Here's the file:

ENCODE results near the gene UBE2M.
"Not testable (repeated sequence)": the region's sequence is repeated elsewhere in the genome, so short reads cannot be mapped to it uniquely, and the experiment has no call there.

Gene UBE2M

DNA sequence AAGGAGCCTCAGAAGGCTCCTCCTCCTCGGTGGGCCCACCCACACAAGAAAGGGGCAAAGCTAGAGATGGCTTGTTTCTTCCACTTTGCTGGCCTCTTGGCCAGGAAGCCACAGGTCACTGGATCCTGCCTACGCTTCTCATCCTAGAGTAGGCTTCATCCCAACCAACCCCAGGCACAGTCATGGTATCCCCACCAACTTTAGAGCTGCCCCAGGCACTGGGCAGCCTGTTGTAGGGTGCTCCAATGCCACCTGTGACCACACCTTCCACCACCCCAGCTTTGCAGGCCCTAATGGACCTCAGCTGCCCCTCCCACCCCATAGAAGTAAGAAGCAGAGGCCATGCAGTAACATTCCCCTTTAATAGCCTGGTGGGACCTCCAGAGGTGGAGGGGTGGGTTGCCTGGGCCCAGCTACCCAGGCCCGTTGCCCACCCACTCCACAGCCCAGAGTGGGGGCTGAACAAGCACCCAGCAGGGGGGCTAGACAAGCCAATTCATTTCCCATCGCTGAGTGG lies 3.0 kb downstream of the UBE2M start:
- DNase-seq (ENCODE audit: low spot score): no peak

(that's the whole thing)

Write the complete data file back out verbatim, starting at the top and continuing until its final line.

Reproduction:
ENCODE results near the gene UBE2M.
"Not testable (repeated sequence)": the region's sequence is repeated elsewhere in the genome, so short reads cannot be mapped to it uniquely, and the experiment has no call there.

Gene UBE2M

DNA sequence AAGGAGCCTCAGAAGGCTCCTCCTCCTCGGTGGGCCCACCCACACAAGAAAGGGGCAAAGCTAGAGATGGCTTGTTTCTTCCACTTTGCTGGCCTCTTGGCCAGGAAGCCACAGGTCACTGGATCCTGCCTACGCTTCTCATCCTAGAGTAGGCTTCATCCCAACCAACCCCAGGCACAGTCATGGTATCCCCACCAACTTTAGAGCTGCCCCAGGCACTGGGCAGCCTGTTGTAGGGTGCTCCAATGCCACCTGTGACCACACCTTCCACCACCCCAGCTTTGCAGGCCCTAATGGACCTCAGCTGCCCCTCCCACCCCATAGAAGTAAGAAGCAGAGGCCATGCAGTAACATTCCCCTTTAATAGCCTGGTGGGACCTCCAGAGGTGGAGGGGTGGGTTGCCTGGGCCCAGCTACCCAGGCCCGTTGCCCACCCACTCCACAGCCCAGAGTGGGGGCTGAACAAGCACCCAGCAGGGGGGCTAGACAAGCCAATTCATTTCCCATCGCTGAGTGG lies 3.0 kb downstream of the UBE2M start:
- DNase-seq (ENCODE audit: low spot score): no peak